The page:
As part of Defense Department surveys meant to determine the feasibility and effectiveness associated with opening full combat roles to women in the armed forces, in recent years some of the services have experimentally enrolled females into traditional all-male schools on a voluntary basis. Three years ago, the Marine Corps opened its grueling Infantry Officer Course (IOC) to females for the first time; similarly, the Army solicited female volunteers for its vaunted Ranger School as well. To date, no woman has successfully completed and graduated either school.
On its face, this seems to suggest that servicewomen simply cannot meet the tough physical (or perhaps other) standards that the respective schools require (in addition to other supporting findings). Some debate also surrounds what exactly the relatively low numbers of volunteer turnout means, with respect to actual demand (at least within the ranks) for such opportunities. But this latter point is one left for discussion at another time.
To be fair, both schools experience relatively high attrition rates overall. The Marines’ IOC historically realizes a 25% attrition rate; the Army’s Ranger School has seen an attrition of 52% in recent years. Additionally, female attrition may be misleadingly skewed in light of the aforementioned scarcity of volunteers. Also, given how long men have been eligible to attend these courses, coupled with the relative static nature of the standards in question, it is reasonable to assume that women have not experienced the same degree of preparation opportunity as their male counterparts to successfully participate in these courses. All that said, however, it is very unlikely that such disproportionate outcomes will significantly change going forward, regardless of the levels of preparation afforded either men or women. The fact of the matter is that the courses in question are very difficult physically, and men and women are naturally, biologically unequal (which is just another way of saying different) across the aggregate populations with respect to physical capabilities and performance.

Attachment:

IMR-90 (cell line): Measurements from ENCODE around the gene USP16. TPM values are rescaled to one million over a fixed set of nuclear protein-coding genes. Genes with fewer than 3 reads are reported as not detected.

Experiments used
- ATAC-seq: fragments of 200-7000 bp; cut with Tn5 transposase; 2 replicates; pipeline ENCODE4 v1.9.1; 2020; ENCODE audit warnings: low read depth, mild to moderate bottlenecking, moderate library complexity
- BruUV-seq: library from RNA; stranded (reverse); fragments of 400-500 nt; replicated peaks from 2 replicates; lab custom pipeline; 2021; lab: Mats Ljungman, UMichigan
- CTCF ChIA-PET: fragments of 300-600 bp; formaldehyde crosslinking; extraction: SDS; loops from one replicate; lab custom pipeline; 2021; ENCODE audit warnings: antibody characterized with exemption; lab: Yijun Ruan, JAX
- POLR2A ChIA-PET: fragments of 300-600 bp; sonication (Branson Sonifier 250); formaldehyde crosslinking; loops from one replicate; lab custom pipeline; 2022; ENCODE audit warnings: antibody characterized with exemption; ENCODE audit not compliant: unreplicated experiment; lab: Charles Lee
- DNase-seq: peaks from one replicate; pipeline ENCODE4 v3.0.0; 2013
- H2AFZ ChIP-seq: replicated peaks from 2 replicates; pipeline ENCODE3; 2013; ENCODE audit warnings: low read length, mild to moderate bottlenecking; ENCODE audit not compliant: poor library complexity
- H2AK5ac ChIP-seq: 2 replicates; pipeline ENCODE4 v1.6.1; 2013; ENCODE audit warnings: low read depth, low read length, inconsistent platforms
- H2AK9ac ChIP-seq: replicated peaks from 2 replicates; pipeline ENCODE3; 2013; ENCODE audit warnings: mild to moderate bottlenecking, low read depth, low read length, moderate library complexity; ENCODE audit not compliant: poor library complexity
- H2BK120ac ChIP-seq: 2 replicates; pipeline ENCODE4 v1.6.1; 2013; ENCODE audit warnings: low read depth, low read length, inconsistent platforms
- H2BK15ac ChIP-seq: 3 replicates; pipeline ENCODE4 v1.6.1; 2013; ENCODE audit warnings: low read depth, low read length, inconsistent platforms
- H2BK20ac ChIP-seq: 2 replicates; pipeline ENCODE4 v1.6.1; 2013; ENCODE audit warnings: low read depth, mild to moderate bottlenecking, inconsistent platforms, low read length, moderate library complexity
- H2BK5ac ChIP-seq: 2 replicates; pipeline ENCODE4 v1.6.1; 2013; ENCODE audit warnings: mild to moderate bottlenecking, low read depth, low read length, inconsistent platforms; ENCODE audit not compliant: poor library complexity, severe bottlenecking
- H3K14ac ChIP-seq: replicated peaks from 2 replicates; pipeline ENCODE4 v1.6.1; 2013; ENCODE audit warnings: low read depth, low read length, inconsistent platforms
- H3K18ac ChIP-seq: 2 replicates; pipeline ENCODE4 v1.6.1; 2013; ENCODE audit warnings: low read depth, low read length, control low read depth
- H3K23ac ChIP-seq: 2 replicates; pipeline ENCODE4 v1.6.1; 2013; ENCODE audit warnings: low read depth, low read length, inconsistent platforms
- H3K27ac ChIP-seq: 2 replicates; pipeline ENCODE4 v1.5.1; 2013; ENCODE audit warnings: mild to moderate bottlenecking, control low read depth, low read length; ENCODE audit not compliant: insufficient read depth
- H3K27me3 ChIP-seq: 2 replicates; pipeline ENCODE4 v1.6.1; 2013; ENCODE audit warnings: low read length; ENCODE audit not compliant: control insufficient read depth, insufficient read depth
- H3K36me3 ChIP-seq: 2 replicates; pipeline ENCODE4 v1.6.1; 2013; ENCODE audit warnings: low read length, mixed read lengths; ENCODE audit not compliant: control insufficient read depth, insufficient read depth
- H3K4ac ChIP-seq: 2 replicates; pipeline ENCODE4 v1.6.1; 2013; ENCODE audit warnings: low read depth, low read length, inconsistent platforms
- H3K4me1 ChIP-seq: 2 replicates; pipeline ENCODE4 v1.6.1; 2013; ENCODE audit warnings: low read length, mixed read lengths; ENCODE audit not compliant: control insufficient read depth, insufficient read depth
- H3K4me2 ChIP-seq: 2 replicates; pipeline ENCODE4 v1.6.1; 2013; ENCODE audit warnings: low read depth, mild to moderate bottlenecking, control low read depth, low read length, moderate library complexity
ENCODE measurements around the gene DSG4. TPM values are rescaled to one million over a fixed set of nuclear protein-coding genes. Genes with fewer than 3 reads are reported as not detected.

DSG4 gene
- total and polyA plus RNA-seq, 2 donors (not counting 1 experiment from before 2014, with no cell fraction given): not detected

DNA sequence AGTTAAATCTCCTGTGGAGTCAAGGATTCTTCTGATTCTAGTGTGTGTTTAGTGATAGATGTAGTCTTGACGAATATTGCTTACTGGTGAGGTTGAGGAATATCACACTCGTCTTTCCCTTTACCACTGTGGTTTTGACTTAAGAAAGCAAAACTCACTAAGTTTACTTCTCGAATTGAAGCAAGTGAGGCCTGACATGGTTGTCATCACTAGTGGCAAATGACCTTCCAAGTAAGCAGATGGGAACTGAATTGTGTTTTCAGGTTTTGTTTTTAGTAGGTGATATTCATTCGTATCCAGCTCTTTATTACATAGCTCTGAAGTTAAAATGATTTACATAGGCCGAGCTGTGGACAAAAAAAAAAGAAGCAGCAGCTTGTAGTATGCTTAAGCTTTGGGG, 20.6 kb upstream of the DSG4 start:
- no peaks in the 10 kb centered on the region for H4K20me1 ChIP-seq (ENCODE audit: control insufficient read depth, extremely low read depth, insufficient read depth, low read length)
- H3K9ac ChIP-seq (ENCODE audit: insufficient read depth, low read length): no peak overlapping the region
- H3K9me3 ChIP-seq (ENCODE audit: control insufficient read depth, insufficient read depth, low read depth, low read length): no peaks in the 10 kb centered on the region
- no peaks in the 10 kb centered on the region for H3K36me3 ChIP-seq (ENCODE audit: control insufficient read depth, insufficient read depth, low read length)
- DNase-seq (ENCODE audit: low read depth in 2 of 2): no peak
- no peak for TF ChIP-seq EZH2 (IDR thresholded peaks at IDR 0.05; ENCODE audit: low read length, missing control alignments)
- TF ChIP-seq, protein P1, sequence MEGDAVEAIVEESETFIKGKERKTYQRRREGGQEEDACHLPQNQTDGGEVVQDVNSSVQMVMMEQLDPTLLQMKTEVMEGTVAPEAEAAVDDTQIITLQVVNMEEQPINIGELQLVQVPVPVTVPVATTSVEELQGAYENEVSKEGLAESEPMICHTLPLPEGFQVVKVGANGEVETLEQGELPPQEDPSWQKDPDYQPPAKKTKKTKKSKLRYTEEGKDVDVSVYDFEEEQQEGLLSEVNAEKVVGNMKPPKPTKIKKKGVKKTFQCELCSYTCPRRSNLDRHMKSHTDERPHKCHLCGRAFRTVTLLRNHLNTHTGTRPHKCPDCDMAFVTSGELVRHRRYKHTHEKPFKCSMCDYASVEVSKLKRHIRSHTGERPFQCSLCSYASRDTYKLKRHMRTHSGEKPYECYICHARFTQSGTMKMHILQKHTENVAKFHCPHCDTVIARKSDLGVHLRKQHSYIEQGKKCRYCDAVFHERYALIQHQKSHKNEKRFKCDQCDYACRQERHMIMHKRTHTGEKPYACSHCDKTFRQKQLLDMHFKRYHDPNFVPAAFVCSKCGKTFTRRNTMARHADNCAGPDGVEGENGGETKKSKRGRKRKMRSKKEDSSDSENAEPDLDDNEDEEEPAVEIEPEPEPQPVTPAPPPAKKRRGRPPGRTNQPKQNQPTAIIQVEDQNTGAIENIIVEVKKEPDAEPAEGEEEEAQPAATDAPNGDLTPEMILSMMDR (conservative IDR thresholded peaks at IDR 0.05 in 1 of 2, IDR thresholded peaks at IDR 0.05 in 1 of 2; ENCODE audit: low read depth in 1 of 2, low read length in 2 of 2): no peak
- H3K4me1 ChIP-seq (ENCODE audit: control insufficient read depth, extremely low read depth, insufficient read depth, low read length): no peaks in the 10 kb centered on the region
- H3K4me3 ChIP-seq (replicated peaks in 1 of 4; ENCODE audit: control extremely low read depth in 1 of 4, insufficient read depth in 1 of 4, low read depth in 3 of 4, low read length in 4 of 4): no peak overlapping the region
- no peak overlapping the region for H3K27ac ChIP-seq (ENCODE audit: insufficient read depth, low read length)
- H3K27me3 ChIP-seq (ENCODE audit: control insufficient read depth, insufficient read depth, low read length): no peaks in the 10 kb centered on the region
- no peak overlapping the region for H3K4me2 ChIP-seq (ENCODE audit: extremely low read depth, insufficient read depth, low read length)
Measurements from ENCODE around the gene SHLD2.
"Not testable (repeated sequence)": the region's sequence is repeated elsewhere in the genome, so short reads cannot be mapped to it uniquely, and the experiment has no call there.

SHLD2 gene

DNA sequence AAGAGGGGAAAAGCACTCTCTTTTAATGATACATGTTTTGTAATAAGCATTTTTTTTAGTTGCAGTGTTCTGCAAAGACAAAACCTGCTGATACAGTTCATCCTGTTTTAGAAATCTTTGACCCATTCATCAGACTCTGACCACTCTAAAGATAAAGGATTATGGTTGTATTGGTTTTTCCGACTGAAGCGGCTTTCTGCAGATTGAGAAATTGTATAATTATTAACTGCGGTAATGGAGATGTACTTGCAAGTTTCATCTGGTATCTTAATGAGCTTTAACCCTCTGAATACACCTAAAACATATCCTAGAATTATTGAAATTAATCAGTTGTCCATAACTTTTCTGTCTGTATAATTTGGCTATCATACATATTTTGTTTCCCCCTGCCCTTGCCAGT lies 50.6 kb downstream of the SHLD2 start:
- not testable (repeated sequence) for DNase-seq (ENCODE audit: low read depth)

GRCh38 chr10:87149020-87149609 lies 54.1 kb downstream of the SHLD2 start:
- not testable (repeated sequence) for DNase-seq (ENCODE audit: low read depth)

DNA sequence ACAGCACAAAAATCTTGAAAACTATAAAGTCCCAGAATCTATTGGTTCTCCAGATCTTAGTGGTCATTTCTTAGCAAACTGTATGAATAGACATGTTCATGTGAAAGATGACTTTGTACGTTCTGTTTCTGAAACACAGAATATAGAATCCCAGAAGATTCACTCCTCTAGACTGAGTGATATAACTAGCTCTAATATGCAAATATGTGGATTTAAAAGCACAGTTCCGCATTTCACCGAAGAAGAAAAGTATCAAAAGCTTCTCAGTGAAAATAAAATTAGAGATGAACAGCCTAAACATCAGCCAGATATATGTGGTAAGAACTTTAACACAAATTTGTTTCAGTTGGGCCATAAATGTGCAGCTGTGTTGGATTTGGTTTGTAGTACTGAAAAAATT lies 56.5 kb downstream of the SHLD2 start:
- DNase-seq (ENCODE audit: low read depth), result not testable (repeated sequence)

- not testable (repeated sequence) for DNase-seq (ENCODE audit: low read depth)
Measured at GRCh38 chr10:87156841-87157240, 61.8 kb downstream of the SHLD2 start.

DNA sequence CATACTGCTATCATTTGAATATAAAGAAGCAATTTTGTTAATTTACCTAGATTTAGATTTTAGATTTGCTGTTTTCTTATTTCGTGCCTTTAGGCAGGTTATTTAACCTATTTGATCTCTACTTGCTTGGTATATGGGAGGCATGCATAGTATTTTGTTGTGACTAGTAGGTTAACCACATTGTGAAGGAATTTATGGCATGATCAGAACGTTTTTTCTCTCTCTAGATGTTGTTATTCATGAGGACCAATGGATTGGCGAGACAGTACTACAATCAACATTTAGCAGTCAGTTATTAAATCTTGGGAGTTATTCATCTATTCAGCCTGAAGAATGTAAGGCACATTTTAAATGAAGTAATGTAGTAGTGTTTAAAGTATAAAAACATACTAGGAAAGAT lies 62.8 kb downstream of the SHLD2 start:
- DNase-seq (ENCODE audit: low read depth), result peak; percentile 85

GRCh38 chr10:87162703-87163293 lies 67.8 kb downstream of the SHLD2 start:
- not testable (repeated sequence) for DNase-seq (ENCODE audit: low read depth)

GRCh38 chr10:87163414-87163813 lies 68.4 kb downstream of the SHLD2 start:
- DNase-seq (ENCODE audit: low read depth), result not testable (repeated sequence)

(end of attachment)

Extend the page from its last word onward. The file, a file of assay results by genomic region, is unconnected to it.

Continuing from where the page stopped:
Ultimately, the real question here – despite these measurable and demonstrable physical differences – is whether or not equality of opportunity is being satisfied. I believe it is in this specific context. There is no way to affect equal outcomes without treating people unequally in the face of these specific factors. Either all standards must be lowered across-the-board to allow greater numbers of women to pass (and consequently result in greater numbers of men to pass as well, thereby maintaining a similar equal opportunity with a proportionally unequal outcome), or, the standards must be enforced differently (i.e., unequally) for men and women in such a calculated way as to achieve a roughly equal outcome (for example, an attrition rate of 50% for both sexes).
Despite this inherent contextual relationship between opportunity and outcomes, and as predicted, certain special interest sectors of American society view equal outcomes as being the same as equal opportunity – a foolish conclusion at best. Already, calls mount to lower physical combat standards for women in response to these experimental results. To be sure, it is one thing to determine that certain “standards… are no longer relevant in today’s battlefield.” On its face, if all standards were lowered (or raised) equally with no special regard to the sexes, then a concept of equal opportunity is still supported. The consequences of altering such standards on combat performance, mission accomplishment, and leadership effectiveness are real and should be factored into any policy review, but are also separate considerations from the simple question of equal opportunity. If such standards are lowered (or raised) unequally to facilitate certain predetermined political desires for gender integration or so-called “gender norming,” then the very opposite of equal opportunity has taken place.
In the end, women (or indeed, anyone) can never practicably hope for full acceptance, respect, or perceived equality in any organization if they are not meeting the same standards as their contemporaries in the said organization. This is the perhaps harsh, but nonetheless undeniable, reality that so many egalitarians fail to recognize as they do more damage than good in pursuit of their ill-conceived social engineering goals.